By Mark Sisson
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from Mark’s Daily Apple.
Last week’s Definitive Guide to Resistant Starch garnered a lot of attention. While the article covered a lot of ground, many of you had lingering questions and concerns about the topic: What is and isn’t resistant starch? How much resistant starch should I be eating? Why is resistant starch good for me? What is resistant starch again?
I don’t blame you; it’s a confusing one that appears, on first glance, to challenge some of the fundamental Primal ideas about food and nutrition.
Today, I’m going to answer as many questions from last week as I can. Hopefully it clears up most of the bigger questions.
Let’s get right to it:
Do the benefits of RS outweigh the negatives of rice, legumes, potatoes, etc.?
Rice and potatoes, yes. I’ve already spoken on both those subjects in previous posts, and my basic conclusion is that both rice and potatoes are relatively toxin-free sources of starch that an insulin-sensitive, sufficiently-active individual can likely consume in moderation without ill effect. For both foods, the negative effects come from the carb load they represent, which is simply too high for some people. But by cooking and cooling them, you reduce the carb load, reduce the glucose response, and improve your insulin sensitivity. In essence, any “negatives” are mitigated by the emphasis on resistant starch. If you have trouble with glucose tolerance, and you’re looking to drop weight, you should still exercise caution with these foods and heed the Carb Curve, but preparing them in a way that increases the RS content will only make them less problematic.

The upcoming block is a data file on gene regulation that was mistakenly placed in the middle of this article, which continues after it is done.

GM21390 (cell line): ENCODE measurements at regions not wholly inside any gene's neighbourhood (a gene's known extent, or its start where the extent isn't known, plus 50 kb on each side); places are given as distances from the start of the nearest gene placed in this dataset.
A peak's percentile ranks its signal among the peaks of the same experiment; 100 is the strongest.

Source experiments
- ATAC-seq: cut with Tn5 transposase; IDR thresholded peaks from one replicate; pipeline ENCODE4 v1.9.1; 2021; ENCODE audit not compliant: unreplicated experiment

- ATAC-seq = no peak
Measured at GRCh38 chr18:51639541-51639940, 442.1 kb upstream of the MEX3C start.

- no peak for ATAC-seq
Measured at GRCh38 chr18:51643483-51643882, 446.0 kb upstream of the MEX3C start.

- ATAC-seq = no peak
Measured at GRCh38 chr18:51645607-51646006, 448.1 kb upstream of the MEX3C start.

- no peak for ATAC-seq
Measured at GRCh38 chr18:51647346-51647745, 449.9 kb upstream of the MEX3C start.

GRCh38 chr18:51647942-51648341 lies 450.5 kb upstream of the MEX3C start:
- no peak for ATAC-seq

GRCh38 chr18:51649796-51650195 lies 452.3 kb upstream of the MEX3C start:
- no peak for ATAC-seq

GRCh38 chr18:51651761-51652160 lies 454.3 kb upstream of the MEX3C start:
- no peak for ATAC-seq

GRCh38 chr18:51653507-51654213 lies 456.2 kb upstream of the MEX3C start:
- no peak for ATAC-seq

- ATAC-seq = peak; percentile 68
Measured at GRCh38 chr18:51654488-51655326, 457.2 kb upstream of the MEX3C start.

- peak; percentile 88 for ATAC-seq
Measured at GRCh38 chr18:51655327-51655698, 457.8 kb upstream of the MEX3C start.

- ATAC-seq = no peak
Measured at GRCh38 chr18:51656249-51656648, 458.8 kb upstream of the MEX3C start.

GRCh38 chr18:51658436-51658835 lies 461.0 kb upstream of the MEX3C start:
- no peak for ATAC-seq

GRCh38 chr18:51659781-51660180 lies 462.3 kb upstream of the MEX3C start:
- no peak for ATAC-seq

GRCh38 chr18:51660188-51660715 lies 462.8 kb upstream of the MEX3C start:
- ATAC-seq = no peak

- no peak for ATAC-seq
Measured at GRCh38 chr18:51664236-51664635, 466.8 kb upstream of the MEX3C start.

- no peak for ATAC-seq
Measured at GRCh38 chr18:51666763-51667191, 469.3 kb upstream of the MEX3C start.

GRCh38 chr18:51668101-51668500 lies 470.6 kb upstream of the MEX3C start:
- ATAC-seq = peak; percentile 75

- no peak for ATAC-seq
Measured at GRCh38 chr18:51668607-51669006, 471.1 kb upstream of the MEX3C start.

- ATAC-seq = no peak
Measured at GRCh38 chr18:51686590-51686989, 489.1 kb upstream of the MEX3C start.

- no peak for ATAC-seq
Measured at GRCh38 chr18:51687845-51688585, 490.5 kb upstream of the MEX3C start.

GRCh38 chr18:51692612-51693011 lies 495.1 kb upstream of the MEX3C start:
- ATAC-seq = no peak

One note: potatoes are iffy for people with nightshade intolerance. So there’s that to consider.
Legumes, I’m not sure. I strongly suspect that the health benefits ascribed to legumes are solely due to the prebiotic, RS effects, which interest me but are not the sole province of the legume. But the fact remains that many people simply don’t tolerate legumes very well. It could be that some of the tolerance issues stem from disrupted gut flora and introducing RS will ameliorate your troubles, but who knows? We’re still learning a lot. In the meantime, I’m not too …read more